“Over the years I’ve tried to understand my mother’s emotion at that moment — regret about an unconsummated love affair? Her own Lucy Jordan moment? Simple sadness at my brother’s departure, and thoughts of all the things that now would be forever unsaid? — but all I know is that I’ll never know. I decided, for a long time, that it had to do with the ending of a maternal role, with the painful knowledge of all she’d sacrificed to raise him, when now she was handing off her son to the world. But more recently, I’ve thought that maybe it was about an unconsummated love affair after all, maybe about a flirtatious exchange with a stranger in a train station, or an unanswered letter from a college sweetheart, one of those secret moments when you think that now your life will have to change, only it doesn’t. Something small but big that she regretted and that tormented her each day. With my children, I’ve discovered over the years that the simplest explanation is almost always the right one; and that hunger of one kind or another — desire, by another name — is the source of almost every sorrow.”


Pulled from The Woman Upstairs by Claire Messud.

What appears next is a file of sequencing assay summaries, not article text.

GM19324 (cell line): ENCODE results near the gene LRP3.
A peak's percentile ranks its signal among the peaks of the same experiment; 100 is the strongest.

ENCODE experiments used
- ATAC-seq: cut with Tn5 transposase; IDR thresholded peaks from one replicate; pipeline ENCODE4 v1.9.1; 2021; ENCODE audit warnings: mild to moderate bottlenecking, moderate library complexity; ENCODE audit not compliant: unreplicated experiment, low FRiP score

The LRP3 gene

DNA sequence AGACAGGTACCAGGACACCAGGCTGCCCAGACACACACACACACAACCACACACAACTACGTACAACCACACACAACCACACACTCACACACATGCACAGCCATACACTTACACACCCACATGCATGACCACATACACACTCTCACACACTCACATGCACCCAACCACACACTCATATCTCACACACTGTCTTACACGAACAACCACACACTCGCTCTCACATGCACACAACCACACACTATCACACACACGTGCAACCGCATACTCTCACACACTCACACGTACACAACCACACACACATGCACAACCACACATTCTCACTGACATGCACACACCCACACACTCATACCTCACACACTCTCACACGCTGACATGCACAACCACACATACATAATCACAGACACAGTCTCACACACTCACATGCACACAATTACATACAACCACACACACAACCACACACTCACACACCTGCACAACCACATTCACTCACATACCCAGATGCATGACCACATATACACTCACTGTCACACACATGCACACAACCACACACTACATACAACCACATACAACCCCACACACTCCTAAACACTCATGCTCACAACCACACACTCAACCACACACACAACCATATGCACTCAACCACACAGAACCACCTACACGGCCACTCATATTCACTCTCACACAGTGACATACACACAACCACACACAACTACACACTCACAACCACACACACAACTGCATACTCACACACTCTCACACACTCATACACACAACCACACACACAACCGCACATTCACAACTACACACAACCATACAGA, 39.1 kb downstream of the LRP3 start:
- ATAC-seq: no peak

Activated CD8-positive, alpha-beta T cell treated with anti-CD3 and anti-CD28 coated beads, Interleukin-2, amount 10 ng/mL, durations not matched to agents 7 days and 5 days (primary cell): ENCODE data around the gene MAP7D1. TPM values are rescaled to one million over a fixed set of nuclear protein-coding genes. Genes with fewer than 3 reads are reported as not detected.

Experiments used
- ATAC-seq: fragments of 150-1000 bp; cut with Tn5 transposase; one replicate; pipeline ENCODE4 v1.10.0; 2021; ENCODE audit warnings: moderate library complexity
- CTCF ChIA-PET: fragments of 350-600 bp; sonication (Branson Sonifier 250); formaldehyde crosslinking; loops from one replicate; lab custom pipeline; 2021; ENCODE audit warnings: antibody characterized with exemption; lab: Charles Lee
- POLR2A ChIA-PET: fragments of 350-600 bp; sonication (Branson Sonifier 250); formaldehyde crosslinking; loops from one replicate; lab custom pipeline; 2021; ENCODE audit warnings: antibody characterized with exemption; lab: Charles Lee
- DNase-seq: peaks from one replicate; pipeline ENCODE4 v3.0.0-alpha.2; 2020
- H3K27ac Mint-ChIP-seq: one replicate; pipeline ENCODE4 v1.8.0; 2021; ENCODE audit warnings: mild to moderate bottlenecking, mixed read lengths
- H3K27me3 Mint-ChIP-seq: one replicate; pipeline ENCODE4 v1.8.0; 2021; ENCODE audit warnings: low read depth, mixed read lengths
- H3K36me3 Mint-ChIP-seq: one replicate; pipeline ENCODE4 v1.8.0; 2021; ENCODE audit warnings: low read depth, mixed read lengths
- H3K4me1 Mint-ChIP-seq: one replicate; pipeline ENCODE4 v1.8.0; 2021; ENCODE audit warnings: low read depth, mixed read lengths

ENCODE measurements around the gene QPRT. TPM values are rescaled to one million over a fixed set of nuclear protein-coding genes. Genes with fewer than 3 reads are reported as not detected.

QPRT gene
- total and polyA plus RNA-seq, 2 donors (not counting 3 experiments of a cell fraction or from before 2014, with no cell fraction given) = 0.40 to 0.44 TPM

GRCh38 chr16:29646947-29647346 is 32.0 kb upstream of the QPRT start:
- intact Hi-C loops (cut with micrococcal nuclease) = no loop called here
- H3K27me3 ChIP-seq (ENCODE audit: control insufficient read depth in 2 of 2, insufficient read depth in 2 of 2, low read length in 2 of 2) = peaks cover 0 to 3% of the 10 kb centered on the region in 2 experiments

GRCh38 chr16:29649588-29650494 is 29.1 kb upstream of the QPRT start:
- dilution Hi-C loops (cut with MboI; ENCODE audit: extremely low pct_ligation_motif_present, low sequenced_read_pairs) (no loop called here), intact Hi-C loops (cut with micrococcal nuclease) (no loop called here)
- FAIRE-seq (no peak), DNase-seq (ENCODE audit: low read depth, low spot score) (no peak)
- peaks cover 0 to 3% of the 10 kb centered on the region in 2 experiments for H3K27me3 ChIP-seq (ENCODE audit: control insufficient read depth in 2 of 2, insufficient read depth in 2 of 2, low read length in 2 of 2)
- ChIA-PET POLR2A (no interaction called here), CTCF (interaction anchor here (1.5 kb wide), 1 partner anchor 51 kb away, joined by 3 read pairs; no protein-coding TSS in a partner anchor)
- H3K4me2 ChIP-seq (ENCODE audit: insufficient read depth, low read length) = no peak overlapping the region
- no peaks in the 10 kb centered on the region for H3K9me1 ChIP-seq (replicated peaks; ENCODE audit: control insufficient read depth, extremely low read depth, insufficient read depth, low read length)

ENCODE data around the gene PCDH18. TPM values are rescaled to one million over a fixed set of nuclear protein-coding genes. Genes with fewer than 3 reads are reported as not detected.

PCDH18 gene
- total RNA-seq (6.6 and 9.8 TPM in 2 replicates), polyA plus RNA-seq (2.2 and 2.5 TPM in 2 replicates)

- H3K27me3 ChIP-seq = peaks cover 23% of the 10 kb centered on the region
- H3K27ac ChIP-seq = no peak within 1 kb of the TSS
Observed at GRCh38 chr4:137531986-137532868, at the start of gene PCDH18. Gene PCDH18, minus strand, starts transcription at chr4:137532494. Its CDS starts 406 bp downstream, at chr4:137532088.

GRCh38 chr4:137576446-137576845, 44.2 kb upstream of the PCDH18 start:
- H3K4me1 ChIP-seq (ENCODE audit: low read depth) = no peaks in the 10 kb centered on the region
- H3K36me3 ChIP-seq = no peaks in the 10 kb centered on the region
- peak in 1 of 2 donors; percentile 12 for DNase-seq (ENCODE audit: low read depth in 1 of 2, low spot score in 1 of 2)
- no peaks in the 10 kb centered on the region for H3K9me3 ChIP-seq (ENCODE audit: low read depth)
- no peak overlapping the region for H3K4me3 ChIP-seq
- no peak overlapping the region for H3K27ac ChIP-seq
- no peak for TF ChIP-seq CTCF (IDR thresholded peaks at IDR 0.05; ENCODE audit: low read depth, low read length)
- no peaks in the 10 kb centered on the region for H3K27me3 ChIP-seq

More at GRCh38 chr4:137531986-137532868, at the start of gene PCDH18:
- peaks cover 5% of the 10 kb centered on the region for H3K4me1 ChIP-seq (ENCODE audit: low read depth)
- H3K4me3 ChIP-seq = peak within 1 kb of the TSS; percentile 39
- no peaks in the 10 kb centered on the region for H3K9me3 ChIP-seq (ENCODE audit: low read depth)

This is a reflection from the main character, Nora Eldridge, as she remembers seeing her mother cry the night before sending her son, Nora’s brother Matthew, off to college at Notre Dame (who wouldn’t regret sending a kid off to South Bend?). The family was finishing their final meal at the neighborhood Chinese restaurant, when they opened their fortune cookies and each read their fortunes. Her mother’s elicited tears, though years later Nora still couldn’t understand what about — it read “It is what you haven’t done that will torment you.”

More good writing:

Stalin’s Son


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Stalin and daughter

“Stalin really hated him. It took me several days of subliminal work to accept this. The standard interpretation may seem ridiculous, but it is probably the right interpretation. We have seen something of Stalin’s violent insecurity about his provenance. This insecurity was now turned on Yakov. Stalin hated Yakov because Yakov was Georgian. Yakov was Georgian because his mother was Georgian; Yakov was Georgian because Stalin was Georgian; yet Stalin hated Yakov because Yakov was Georgian. The racial and regional tensions within the USSR constitute an enormous subject, but Stalin’s case was, as usual, outlandish. We have to imagine a primitive provincial who (by 1939 or so) had started to think of himself as a self-made Peter the Great: an Ivan the Terrible who had got where he was on merit. Thus Stalin was Russia personified; and Yakov was Georgian. Yakov is said also to have been of a mild and gentle disposition, to his father’s additional disgust.